EVERY TIME I am in Riga, I have a car accident. This is because the traffic system, if it can be called that, is a little confusing. I type the address into Google Maps — Igaunija — and the little voice starts directing me, “go left, then go right, then make a left, and then a right, then go back,” and I look down at the screen, just to see this weird geometric pattern I have drive to get out of Riga, and in the meantime traffic has stopped and my car has hit the one in front of me, which is driven by either a Latvian Latvian or a Russian Latvian, either of whom is displeased.
Fortunately this time, there was no damage, and the driver, a Latvian Latvian, I think, drove away looking miserable, but not miserable enough to call the criminal police, or the traffic police, or whomever is responsible for such mishaps in this country. The driver was an older man in a sports jacket with white whiskers and sharp eyes. He looked like a wolf. I was left to drive away, to “turn left, slight right, turn left,” all the way back to Igaunija. Actually, I saw no sign for Estonia. Instead, there was a sign pointing to Ainaži. Heinaste. That was where I needed to be.
There is actually a pleasantness to Riga, though, with its lush spring greenery draped across the colorful buildings that remind one of Prague and other points south. Once you get out of Riga, you encounter the forests that seem to guard the border areas between the countries. It had never occurred to me that forests could also be a physical border, but we were driving through this area. After being in Denmark for the week, the sight of such vast misty pine forests was stirring. I thought of those Teutonic Knights who once rode on horses through this landscape.
How did they even do it?
I HAD SPENT most of my week in Copenhagen, where I once studied as a young undergraduate two decades ago. Not much has changed in Denmark’s capital city since then. There is a new metro system, and many of the old restaurants have changed hands. The people look the same though, posh and blonde, and somehow very satisfied with their lives, and the feel of the city is exuberant, and lively, more so than Tallinn. Copenhagen is walkable and thick with diversity and somehow true to its Danishness. The pretty girls on bicycles are still there, except now they are texting and cycling at the same time. The smell of cannabis and sizzling falafel is in the air. Something about Copenhagen reminds me of Tallinn though, the same way that something about Amsterdam reminds me of New York. It has the same feel, and I could only conclude that Estonia was still in its soul a Danish colony. But the Estonians are not Scandinavians, they are something else. Just weeks ago I had stood on Uus Street in Viljandi and passed by a house where the entire roof had collapsed. How long would it stand there, rotting in the weather? Until someone approves a renovation plan? Or the owners have enough money to fix it? Would the Danes allow their country to fall to pieces like that? Wouldn’t it break some safety ordinance?
I HAD SOMEHOW forgotten of this poverty while in Copenhagen, which has a different kind of poverty, the poverty of old trains covered in graffiti, of city street sidewalks littered with trash, of indigent people who smoke hashish, rather than drink vodka, and sleep on benches, undisturbed. Even when we passed over the border into Estonia, where the traffic situation seemed to snap back into place, and I felt everything was more efficiently run, familiar, comprehensible, we still saw nothing really, even on the road past Kilingi-Nõmme, and then up through Kõpu to Viljandi. Our first sights of Viljandi were the waste station, the police station, a gas station, and then some derelict houses of Kantreküla, then the Old Cemetery, and Ugala Theatre, and the road back up toward the center. Our street, Posti Street, is riddled with holes, the sidewalks are broken. Piece by piece, the city is being put back together but this zest for restoration has not yet reached us. There have been projects on Tallinn Street and on Pikk Street, but one has to ask, how did it even get this way? Was it a lack of money or consensus? It’s been 30 years since 1991. How long can we blame Communism for this shantytown life?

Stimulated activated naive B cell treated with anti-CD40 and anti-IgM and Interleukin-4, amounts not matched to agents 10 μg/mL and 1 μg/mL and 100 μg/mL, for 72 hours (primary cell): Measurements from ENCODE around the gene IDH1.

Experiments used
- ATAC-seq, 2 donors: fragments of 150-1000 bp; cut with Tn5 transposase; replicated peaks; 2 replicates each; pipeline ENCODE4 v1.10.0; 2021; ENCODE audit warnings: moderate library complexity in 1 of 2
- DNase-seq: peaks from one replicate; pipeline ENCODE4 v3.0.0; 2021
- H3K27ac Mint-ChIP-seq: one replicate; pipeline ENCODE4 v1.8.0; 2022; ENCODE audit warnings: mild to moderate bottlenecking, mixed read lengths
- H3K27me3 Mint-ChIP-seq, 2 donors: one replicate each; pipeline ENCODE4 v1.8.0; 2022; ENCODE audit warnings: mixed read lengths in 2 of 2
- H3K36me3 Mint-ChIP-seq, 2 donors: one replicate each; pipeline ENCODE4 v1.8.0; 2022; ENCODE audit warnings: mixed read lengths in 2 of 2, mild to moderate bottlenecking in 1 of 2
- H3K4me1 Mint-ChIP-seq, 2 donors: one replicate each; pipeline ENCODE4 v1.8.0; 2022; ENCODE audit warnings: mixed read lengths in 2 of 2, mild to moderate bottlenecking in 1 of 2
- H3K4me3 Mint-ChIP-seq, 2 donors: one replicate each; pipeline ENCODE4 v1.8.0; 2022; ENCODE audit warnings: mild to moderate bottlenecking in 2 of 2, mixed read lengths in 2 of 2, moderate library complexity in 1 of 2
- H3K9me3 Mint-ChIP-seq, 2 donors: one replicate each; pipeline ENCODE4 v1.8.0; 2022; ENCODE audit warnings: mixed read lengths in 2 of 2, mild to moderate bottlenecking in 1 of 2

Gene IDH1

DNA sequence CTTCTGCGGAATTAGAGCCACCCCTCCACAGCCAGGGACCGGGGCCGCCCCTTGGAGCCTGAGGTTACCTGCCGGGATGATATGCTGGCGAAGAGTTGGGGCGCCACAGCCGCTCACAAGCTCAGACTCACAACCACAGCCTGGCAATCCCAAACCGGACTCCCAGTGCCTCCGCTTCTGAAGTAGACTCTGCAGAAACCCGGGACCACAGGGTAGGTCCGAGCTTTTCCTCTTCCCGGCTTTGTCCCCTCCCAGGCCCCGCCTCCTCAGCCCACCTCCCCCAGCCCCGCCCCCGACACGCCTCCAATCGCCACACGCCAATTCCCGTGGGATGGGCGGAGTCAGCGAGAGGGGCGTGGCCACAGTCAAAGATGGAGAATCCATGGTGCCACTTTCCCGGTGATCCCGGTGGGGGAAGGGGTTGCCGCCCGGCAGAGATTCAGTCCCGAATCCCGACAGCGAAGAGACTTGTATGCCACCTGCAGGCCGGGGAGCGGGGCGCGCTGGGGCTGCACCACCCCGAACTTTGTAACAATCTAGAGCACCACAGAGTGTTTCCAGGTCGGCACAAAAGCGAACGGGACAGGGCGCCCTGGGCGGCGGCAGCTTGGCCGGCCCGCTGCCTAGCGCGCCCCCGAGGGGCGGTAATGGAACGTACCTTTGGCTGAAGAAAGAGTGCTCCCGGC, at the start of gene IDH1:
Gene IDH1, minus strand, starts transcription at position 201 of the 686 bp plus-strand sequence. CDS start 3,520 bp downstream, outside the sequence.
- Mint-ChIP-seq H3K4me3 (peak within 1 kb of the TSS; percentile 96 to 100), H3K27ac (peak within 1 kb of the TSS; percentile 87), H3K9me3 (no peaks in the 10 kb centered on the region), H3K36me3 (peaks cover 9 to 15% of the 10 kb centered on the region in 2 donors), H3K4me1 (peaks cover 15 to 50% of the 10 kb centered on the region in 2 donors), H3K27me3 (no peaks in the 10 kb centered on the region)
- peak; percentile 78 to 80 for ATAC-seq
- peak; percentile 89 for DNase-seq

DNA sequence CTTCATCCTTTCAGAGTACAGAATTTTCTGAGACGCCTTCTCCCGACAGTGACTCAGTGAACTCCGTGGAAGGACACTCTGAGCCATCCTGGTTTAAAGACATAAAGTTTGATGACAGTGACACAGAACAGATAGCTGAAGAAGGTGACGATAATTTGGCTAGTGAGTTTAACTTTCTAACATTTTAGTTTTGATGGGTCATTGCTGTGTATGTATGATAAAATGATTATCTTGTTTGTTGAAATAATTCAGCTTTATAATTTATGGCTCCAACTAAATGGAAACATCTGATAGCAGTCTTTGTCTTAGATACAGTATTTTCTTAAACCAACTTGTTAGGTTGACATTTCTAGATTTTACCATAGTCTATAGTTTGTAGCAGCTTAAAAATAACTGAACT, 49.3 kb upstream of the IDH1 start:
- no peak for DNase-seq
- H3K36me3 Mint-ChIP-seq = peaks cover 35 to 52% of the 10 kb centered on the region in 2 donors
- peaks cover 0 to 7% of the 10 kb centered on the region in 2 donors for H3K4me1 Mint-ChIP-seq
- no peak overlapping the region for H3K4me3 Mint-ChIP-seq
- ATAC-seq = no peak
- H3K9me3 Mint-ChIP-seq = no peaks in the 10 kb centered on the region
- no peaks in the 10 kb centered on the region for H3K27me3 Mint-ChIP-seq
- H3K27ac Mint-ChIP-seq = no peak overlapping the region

Through this well-lived-in shanty town called Viljandi, the town that time forgot, drifted some strange and exotic characters, whom I recognized as the läänemeresoomlased, the Baltic Finns. They were all actually the same big nation, the Estonians and the Finns and Karelians and others. I was back in their nation, and would have to readjust my mindset to theirs, the same way one moves the arms of a clock. The cool wind toyed with the straw-colored hair of the young women of the town, who walked by aloof, each in her own world. Packs of young boys roved the lanes on bicycles, yelling out “Satan,” Kurat. In the evening, I went for a walk by the lake. It was mid-May and still so cold. The wind moved the waters of the lake and the castle hills were growing greener. I came up by the Airplane Factory, and the old building across from it, which is being renovated into apartments. Slowly, ever so slowly, things were coming together. Viljandi felt like the sleepiest, dreamiest place there was though. Perhaps a good place to write a novel, or do anything creative. To disappear from the world, to focus one’s energies within.
Something like that.
This article appears in Estonian, translated by Triin Loide, in the 19 May 2022 edition of Sakala.